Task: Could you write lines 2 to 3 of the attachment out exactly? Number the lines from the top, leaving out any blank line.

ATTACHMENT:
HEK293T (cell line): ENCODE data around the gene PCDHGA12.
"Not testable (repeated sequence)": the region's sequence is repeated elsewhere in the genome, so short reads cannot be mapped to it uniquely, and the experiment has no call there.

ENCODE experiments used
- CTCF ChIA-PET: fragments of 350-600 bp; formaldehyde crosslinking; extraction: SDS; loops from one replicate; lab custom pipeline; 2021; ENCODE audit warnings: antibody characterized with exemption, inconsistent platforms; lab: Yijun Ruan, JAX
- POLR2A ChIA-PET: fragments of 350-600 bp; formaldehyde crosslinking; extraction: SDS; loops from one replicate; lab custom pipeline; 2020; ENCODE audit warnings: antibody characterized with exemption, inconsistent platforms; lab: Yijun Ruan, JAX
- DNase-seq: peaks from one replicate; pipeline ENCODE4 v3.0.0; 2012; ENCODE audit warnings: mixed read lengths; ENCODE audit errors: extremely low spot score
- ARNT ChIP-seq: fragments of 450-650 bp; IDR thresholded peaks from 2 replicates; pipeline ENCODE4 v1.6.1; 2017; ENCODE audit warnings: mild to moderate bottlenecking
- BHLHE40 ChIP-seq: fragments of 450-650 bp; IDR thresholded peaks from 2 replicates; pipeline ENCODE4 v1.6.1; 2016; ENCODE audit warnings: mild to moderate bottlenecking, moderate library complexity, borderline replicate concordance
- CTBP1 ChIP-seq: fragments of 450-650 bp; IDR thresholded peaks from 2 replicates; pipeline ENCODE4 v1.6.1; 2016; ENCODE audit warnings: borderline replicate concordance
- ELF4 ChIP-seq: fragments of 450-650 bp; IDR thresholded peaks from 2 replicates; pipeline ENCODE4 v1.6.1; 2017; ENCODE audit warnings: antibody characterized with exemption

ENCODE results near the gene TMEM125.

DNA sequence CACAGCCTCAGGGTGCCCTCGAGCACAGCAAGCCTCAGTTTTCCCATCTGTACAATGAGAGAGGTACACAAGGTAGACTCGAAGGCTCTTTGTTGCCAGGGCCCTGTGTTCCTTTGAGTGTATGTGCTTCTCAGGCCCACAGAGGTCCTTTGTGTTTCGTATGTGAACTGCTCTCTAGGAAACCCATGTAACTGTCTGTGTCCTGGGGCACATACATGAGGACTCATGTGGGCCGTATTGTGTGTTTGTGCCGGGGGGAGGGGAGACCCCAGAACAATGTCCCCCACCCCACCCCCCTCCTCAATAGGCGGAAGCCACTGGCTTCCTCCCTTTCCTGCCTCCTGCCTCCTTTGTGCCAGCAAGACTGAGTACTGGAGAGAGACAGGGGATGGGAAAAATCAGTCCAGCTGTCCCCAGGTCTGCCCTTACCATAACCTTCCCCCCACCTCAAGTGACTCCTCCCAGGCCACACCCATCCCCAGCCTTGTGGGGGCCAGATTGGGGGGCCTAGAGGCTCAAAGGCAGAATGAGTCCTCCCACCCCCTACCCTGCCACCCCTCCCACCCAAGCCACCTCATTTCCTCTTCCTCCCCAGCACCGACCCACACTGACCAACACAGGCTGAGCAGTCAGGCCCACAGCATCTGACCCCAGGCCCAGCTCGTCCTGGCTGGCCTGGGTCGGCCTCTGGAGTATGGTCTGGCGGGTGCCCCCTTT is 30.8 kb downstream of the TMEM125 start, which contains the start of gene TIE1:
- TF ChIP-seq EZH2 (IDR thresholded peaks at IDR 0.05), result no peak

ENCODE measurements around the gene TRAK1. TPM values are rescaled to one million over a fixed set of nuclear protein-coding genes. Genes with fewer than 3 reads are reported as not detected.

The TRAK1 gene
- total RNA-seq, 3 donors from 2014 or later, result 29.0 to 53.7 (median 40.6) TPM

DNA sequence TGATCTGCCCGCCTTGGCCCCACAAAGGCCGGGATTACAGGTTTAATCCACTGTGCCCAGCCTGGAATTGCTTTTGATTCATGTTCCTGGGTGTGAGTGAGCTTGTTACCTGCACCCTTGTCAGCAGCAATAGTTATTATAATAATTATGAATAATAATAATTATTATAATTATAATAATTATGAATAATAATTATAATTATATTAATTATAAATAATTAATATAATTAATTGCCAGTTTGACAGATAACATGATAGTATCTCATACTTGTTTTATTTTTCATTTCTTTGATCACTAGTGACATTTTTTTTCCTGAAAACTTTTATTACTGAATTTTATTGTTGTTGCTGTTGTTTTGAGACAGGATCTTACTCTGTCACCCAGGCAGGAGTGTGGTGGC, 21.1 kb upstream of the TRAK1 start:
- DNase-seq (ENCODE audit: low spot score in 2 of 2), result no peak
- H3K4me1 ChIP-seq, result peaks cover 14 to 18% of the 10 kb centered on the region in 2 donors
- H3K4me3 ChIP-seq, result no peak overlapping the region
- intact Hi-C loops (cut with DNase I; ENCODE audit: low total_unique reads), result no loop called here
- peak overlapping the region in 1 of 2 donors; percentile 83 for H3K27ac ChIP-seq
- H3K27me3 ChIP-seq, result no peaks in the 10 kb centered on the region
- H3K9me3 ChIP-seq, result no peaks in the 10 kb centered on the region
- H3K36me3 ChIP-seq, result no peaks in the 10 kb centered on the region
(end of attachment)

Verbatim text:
"Not testable (repeated sequence)": the region's sequence is repeated elsewhere in the genome, so short reads cannot be mapped to it uniquely, and the experiment has no call there.

ENCODE experiments used